A kibbutz is an Israeli commune, or intentional community. The first kibbutz was founded during the Second Aliyah, the second wave of Jewish immigration to Palestine, in 1909, and kibbutzim remain a viable Israeli institution today. Though kibbutzim have undergone many transformations over the years and have never accounted for more than seven percent of the Israeli population, the kibbutz has immense cultural significance.
The first kibbutz, "Degania," was founded by Joseph Baratz and eleven other members, including two women, with the goal of bringing Jewish Zionist ideals to Israel. Zionists, who became active in late 19th century Russia as a result of anti-Semitic persecution, sought a homeland in Palestine in which Jews would work the land. After the First Aliyah in the 1880s, Jewish immigrants in Palestine had begun hiring Arabs to work their farms. Baratz opposed this practice and started the first kibbutz as a result.
In the early days, kibbutzim held fast to socialist ideals. There was no private property, not even tools or clothing, all work was shared, and land was owned communally. The bulk of the work was agricultural.
Kibbutzim attempted to build a self-sufficient economy, but this proved unfeasible. Instead, they were supported by subsidies from charities and later from the Israeli government. Today, most kibbutzim are no longer strictly socialist, though they do retain many communal aspects. All kibbutzim, for example, are democratic.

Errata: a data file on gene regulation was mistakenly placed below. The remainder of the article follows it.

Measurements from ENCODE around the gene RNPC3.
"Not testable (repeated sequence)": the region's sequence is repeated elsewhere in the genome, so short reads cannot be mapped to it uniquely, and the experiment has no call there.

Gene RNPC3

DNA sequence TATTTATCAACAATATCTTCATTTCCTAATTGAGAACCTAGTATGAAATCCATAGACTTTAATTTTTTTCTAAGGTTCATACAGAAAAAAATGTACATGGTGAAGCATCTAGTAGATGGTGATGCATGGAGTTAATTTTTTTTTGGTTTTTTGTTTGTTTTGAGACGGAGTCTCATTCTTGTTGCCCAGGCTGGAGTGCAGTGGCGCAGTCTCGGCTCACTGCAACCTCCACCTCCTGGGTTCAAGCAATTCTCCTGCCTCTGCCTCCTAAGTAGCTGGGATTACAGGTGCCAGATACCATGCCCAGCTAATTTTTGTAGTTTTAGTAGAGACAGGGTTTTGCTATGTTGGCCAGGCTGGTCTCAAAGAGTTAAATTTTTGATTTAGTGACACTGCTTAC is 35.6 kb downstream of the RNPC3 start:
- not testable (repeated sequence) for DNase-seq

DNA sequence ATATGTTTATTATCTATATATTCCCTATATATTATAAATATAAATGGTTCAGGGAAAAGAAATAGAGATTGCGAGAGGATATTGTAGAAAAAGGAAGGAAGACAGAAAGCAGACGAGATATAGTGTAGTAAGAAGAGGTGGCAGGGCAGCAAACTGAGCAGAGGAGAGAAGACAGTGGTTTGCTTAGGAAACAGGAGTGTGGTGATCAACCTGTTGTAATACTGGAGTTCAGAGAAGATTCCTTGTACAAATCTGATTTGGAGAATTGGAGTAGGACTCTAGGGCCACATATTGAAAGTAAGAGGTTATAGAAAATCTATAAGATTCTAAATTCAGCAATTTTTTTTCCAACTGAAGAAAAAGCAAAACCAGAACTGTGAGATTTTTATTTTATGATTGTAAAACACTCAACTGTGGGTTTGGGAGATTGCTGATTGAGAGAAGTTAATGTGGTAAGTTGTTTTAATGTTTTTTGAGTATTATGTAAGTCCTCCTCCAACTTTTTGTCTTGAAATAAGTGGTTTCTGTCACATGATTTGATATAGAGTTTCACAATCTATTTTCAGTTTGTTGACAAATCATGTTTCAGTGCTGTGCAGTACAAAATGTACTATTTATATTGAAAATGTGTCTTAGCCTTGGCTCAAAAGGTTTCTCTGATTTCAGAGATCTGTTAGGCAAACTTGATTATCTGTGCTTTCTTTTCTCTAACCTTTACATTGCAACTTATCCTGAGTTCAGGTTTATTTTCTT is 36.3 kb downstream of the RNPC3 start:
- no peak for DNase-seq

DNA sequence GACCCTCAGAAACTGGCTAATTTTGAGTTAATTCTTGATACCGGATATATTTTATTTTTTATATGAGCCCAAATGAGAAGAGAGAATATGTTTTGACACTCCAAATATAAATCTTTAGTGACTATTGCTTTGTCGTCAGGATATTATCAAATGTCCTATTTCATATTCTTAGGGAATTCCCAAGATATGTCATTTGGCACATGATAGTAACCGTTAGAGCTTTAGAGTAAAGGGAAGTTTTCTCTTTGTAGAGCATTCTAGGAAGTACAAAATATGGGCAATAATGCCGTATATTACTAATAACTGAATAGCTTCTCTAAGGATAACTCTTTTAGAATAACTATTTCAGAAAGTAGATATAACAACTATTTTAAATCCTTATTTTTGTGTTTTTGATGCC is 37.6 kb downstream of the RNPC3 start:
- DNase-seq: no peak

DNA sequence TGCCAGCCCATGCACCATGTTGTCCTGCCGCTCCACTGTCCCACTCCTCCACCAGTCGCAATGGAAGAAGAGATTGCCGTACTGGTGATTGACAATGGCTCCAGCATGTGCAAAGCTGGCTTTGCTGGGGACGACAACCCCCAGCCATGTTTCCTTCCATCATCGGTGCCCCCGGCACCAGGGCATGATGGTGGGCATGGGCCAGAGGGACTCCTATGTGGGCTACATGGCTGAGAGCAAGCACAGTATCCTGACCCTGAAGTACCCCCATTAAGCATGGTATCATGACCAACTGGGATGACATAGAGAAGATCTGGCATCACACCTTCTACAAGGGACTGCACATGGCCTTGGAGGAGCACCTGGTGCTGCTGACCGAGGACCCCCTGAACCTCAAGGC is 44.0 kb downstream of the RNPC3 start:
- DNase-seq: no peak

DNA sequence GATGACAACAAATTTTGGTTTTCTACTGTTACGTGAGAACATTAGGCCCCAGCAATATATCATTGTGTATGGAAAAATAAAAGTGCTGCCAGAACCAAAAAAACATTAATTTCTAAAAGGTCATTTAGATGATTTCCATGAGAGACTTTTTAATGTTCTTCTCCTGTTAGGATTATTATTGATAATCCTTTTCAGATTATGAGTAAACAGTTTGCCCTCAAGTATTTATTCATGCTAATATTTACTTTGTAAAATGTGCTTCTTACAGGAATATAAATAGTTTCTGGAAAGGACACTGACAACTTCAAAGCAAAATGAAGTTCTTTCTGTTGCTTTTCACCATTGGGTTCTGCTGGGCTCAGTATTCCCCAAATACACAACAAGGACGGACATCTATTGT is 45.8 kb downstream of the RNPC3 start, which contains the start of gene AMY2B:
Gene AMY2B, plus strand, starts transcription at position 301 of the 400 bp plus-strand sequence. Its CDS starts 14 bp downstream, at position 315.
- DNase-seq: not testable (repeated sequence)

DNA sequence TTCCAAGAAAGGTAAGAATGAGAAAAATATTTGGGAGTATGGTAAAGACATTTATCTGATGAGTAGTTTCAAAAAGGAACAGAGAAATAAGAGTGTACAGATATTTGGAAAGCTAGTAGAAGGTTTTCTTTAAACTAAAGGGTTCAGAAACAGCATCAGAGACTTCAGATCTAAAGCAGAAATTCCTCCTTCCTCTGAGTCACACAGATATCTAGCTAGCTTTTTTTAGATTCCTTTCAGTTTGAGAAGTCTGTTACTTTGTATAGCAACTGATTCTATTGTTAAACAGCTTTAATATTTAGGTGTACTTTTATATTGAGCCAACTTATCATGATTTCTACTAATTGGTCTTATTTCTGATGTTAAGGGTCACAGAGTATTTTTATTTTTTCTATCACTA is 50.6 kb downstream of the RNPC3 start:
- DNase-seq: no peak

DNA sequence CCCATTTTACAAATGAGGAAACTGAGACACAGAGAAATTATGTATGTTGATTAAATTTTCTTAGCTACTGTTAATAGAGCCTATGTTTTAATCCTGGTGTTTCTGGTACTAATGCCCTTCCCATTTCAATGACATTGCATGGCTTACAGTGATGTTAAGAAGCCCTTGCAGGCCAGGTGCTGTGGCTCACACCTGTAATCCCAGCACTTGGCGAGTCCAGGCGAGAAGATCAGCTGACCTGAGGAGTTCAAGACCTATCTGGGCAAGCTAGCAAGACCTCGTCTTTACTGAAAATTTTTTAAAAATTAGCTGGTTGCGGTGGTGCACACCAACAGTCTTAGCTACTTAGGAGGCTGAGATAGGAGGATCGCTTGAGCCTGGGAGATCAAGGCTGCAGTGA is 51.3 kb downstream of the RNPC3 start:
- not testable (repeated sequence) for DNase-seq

Over time, it became clear that agricultural work was not enough to sustain the institution of the kibbutz. Kibbutzim began to industrialize, with a large surge in that direction during the 1960s. Some kibbutzim focused on military efforts. Today, some kibbutzim have even turned to the tourism industry. The kibbutz has a long history of political and cultural contributions to Israel as well. A disproportionate amount of Israeli government and military leaders, artists, and intellectuals have come from kibbutzim.
There are many differences among kibbutzim, though they are outweighed by the similarities. The first kibbutzim were socialist, secular, and agriculturalist, whereas later kibbutzim either retained these ideals or became variously religious or militaristic, spanning different points on the political spectrum. Some kibbutzim became quite large, with as many as 1,500 members, while others remained small.
The kibbutz system has met with controversy over the years. Some groups have been criticized for elitism, while others have been accused of straying from their ideals. Nevertheless, Israeli culture would not be the same without the kibbutz. It is a specifically Israeli institution that has made invaluable contributions to the nation's political, economic, and intellectual life.